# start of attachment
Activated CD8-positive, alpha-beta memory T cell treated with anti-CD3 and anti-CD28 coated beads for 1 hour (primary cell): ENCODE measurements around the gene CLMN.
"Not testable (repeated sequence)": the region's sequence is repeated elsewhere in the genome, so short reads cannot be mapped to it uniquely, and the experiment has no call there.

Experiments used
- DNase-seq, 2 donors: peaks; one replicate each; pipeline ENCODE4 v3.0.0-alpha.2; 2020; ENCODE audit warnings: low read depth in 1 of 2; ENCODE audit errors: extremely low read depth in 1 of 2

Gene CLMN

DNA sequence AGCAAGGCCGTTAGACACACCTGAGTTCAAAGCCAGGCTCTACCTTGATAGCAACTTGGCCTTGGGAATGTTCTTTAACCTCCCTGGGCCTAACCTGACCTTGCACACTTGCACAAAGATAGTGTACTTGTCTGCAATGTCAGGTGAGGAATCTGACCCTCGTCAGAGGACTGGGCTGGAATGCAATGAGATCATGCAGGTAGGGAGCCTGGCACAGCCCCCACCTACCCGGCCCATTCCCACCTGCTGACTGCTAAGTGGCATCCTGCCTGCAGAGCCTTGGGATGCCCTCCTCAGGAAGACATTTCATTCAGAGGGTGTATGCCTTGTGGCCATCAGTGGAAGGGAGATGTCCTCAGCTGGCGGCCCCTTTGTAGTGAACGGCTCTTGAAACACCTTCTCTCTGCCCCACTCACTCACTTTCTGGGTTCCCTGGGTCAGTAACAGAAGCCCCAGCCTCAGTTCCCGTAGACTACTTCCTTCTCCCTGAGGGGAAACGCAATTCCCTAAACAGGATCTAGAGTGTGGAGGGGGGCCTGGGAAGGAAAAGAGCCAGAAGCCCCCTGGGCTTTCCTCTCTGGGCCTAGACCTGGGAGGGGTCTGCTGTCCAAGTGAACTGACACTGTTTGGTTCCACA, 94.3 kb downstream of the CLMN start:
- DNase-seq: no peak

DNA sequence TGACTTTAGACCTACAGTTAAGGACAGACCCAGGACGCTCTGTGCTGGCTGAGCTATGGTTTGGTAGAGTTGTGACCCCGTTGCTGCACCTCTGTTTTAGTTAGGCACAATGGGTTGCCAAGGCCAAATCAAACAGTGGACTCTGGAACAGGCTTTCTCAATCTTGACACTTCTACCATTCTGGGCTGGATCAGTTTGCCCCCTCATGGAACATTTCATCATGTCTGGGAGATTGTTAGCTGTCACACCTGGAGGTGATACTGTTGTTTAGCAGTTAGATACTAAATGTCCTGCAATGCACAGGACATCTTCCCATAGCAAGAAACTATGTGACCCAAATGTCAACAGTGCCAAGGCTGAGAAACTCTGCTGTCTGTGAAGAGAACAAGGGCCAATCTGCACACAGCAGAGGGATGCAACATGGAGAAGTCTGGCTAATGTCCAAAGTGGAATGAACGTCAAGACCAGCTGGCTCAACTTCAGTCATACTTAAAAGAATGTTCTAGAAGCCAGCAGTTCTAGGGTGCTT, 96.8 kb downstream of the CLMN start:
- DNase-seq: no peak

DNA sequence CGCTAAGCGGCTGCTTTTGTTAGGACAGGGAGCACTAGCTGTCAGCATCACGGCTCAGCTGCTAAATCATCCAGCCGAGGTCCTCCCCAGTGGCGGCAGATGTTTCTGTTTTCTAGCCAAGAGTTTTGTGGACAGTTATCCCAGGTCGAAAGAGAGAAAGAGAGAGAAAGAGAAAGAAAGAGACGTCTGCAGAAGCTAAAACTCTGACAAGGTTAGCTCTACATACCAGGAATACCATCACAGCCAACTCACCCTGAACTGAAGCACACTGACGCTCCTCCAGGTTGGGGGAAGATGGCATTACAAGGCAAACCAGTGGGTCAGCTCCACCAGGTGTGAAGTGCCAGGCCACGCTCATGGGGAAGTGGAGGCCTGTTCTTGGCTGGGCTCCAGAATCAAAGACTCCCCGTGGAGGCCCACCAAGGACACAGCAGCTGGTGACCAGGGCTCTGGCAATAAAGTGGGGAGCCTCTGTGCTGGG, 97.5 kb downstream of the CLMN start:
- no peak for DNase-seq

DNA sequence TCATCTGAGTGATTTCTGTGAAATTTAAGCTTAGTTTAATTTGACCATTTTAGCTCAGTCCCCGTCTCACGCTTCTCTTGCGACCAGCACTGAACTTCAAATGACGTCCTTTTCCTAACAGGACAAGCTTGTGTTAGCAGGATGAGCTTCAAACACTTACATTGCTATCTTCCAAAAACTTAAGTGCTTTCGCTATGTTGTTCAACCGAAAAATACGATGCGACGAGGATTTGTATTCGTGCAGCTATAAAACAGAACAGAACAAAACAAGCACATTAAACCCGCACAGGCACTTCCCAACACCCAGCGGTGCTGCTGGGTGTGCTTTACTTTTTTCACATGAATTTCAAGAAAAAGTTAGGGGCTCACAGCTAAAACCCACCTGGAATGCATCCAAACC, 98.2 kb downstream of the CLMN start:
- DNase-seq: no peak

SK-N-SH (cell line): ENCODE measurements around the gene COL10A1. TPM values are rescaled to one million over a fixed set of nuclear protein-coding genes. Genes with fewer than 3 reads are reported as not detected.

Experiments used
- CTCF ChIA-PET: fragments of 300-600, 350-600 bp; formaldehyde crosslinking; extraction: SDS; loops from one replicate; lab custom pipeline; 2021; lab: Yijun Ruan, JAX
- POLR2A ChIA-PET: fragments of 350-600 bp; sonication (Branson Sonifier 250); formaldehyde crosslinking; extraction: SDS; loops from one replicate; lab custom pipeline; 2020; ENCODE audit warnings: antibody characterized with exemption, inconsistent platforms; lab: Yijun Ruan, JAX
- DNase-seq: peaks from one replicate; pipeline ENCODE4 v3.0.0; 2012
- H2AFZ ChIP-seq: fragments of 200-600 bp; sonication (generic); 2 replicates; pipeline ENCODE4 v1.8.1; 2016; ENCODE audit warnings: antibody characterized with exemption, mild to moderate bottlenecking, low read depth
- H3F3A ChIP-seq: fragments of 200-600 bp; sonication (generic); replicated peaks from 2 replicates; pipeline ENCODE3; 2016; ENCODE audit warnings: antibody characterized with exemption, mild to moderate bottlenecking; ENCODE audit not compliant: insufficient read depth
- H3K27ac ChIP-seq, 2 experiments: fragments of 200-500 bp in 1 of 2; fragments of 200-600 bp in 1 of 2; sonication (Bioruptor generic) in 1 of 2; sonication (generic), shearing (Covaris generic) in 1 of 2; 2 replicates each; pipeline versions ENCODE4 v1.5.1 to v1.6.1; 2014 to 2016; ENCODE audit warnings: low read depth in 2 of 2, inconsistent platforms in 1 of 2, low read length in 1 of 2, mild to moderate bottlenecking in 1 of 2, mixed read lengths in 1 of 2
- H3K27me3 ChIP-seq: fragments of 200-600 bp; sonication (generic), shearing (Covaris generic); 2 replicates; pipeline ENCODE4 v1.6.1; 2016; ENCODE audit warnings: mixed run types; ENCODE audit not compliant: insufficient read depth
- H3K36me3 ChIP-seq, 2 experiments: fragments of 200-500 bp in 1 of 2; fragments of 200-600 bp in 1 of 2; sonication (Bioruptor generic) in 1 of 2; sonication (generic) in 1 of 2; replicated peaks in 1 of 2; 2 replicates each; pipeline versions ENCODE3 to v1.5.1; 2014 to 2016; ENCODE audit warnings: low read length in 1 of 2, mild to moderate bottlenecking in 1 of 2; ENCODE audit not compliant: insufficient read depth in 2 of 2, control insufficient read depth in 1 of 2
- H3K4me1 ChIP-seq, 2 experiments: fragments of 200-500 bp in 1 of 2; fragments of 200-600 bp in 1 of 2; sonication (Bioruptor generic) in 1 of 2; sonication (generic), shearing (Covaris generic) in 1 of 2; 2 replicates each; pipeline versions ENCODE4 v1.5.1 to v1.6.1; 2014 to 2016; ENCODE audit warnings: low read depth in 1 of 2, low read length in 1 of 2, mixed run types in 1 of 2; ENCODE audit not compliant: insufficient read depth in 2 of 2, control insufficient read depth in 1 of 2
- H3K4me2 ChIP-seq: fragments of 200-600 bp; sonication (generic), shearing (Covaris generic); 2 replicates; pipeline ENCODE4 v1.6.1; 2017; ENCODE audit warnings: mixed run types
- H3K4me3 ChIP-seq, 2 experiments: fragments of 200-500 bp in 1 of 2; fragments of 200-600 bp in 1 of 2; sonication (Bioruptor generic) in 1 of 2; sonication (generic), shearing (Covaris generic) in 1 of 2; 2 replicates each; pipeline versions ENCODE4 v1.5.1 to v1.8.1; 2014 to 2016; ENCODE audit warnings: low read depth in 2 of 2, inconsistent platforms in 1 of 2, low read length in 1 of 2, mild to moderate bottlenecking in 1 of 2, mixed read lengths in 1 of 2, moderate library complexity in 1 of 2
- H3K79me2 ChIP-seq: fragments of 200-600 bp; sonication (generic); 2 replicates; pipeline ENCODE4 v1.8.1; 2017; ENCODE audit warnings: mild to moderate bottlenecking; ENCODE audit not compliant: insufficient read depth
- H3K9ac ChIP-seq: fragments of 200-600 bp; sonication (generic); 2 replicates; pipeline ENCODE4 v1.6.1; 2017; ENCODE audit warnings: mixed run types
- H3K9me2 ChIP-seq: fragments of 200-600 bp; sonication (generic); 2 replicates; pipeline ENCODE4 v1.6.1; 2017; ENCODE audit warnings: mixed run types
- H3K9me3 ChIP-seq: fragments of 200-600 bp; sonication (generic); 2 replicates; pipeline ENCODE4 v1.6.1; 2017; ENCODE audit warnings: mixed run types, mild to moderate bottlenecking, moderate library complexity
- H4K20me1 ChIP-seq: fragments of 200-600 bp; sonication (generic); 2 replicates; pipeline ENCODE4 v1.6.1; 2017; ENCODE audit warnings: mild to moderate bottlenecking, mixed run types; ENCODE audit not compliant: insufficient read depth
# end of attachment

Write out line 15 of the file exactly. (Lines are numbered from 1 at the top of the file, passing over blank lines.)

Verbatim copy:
Experiments used